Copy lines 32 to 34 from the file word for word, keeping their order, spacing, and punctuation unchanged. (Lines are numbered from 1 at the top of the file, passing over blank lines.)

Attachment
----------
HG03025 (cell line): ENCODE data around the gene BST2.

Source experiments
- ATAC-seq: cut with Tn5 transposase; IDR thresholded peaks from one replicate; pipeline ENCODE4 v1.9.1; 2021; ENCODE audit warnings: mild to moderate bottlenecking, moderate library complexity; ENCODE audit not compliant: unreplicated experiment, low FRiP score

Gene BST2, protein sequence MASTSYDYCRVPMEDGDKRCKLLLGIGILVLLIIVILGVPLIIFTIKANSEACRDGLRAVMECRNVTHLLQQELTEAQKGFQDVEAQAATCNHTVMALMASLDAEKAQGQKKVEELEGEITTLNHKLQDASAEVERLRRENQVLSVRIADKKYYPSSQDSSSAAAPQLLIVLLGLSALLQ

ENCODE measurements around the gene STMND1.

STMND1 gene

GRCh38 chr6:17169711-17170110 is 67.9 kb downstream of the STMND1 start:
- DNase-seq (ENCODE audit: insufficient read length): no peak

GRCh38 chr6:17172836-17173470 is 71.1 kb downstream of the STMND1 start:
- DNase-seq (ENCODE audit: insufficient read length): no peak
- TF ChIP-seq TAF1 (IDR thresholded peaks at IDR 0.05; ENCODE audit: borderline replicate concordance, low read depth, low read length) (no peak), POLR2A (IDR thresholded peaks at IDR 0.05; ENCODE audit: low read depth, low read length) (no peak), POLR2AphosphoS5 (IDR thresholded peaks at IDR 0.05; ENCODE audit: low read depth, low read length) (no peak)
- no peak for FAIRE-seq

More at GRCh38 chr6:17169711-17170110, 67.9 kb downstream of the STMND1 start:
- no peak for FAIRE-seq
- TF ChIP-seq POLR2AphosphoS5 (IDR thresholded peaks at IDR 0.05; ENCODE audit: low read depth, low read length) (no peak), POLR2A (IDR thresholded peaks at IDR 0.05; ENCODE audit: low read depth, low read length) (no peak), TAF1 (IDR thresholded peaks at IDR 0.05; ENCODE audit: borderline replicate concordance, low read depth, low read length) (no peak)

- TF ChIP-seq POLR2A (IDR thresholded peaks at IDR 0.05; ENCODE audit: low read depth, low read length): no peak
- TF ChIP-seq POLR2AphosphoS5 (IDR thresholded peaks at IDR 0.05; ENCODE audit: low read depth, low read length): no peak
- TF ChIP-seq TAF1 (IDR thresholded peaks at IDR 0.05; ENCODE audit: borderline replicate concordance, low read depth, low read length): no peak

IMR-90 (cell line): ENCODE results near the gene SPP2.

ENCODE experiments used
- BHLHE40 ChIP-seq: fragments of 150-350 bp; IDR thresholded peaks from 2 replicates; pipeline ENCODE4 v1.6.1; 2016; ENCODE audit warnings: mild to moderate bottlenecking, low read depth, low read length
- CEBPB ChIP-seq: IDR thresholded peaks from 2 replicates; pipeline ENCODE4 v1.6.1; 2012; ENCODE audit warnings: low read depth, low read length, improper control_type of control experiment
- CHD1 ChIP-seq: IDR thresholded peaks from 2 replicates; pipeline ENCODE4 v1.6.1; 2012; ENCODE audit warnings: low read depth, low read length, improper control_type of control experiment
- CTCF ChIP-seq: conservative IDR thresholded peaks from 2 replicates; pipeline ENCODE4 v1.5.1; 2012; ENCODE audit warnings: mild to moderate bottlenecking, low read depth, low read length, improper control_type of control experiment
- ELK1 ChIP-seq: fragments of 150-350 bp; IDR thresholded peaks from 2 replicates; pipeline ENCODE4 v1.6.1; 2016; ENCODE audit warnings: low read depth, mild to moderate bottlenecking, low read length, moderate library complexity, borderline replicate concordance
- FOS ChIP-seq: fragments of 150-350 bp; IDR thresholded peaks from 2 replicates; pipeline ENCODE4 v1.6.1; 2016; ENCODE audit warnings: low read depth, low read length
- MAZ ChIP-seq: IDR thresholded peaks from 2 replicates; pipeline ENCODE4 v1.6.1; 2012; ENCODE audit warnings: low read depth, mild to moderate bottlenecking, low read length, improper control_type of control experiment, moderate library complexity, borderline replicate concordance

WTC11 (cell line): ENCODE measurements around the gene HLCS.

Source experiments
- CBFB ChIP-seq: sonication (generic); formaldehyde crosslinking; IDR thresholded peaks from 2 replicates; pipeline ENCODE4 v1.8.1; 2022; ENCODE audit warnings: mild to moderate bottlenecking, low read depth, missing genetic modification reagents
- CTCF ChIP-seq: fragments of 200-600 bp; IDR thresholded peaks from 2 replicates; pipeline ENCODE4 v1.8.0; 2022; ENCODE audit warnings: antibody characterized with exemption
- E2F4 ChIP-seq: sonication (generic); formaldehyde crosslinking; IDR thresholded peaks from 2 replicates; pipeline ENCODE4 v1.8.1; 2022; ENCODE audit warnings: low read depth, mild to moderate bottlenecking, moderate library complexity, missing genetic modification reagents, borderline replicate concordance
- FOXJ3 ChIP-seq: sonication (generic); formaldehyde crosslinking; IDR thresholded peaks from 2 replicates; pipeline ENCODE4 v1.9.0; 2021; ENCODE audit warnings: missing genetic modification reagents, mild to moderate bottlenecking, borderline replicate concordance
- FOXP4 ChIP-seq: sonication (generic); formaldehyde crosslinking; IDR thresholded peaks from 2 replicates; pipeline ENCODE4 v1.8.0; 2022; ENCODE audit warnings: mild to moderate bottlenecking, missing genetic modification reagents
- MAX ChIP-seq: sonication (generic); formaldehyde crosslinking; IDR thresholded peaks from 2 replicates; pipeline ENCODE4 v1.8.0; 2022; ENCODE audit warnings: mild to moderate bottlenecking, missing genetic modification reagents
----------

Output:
- E2F4 ChIP-seq: sonication (generic); formaldehyde crosslinking; IDR thresholded peaks from 2 replicates; pipeline ENCODE4 v1.8.1; 2022; ENCODE audit warnings: low read depth, mild to moderate bottlenecking, moderate library complexity, missing genetic modification reagents, borderline replicate concordance
- FOXJ3 ChIP-seq: sonication (generic); formaldehyde crosslinking; IDR thresholded peaks from 2 replicates; pipeline ENCODE4 v1.9.0; 2021; ENCODE audit warnings: missing genetic modification reagents, mild to moderate bottlenecking, borderline replicate concordance
- FOXP4 ChIP-seq: sonication (generic); formaldehyde crosslinking; IDR thresholded peaks from 2 replicates; pipeline ENCODE4 v1.8.0; 2022; ENCODE audit warnings: mild to moderate bottlenecking, missing genetic modification reagents